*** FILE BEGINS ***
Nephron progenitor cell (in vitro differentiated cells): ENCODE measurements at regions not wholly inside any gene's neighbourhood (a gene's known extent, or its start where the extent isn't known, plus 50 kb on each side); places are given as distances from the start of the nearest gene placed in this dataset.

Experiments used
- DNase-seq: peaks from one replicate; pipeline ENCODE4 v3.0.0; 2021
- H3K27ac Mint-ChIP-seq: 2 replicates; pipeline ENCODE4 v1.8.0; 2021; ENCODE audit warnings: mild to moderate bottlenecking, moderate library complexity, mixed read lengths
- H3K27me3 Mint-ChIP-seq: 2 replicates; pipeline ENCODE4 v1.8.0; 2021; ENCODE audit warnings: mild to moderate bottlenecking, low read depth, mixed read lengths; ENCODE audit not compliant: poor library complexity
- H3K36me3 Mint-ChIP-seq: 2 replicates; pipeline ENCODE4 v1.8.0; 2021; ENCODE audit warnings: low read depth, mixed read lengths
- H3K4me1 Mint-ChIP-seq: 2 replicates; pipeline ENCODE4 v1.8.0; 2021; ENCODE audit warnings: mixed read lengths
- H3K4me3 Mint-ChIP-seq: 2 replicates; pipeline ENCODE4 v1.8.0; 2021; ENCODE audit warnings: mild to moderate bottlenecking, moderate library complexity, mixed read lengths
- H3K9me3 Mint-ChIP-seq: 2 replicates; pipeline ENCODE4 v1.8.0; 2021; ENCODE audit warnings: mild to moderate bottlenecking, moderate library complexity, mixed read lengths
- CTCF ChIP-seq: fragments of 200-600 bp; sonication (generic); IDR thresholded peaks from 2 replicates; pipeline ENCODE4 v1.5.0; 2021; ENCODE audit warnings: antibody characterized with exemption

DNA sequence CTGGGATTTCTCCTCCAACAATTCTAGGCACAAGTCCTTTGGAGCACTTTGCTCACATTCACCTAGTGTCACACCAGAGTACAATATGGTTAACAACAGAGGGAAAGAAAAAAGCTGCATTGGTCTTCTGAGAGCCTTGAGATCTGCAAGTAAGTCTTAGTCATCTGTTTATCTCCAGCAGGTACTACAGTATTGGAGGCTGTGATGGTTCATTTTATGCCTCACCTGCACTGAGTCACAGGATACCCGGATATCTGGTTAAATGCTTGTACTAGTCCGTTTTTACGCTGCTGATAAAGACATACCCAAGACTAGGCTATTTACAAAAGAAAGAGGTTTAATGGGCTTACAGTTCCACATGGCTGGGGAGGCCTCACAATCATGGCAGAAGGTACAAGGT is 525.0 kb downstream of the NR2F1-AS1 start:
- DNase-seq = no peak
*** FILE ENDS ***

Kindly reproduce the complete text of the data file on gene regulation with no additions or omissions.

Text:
Nephron progenitor cell (in vitro differentiated cells): ENCODE measurements at regions not wholly inside any gene's neighbourhood (a gene's known extent, or its start where the extent isn't known, plus 50 kb on each side); places are given as distances from the start of the nearest gene placed in this dataset.

Experiments used
- DNase-seq: peaks from one replicate; pipeline ENCODE4 v3.0.0; 2021
- H3K27ac Mint-ChIP-seq: 2 replicates; pipeline ENCODE4 v1.8.0; 2021; ENCODE audit warnings: mild to moderate bottlenecking, moderate library complexity, mixed read lengths
- H3K27me3 Mint-ChIP-seq: 2 replicates; pipeline ENCODE4 v1.8.0; 2021; ENCODE audit warnings: mild to moderate bottlenecking, low read depth, mixed read lengths; ENCODE audit not compliant: poor library complexity
- H3K36me3 Mint-ChIP-seq: 2 replicates; pipeline ENCODE4 v1.8.0; 2021; ENCODE audit warnings: low read depth, mixed read lengths
- H3K4me1 Mint-ChIP-seq: 2 replicates; pipeline ENCODE4 v1.8.0; 2021; ENCODE audit warnings: mixed read lengths
- H3K4me3 Mint-ChIP-seq: 2 replicates; pipeline ENCODE4 v1.8.0; 2021; ENCODE audit warnings: mild to moderate bottlenecking, moderate library complexity, mixed read lengths
- H3K9me3 Mint-ChIP-seq: 2 replicates; pipeline ENCODE4 v1.8.0; 2021; ENCODE audit warnings: mild to moderate bottlenecking, moderate library complexity, mixed read lengths
- CTCF ChIP-seq: fragments of 200-600 bp; sonication (generic); IDR thresholded peaks from 2 replicates; pipeline ENCODE4 v1.5.0; 2021; ENCODE audit warnings: antibody characterized with exemption

DNA sequence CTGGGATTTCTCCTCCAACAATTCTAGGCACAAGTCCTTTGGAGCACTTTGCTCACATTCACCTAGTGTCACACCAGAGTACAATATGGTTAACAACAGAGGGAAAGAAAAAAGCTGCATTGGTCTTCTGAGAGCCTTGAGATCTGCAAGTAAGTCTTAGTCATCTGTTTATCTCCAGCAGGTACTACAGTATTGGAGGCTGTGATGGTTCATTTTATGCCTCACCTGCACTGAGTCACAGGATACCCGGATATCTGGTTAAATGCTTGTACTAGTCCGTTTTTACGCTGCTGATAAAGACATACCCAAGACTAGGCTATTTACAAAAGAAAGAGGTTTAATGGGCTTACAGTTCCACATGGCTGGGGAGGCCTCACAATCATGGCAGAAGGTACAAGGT is 525.0 kb downstream of the NR2F1-AS1 start:
- DNase-seq = no peak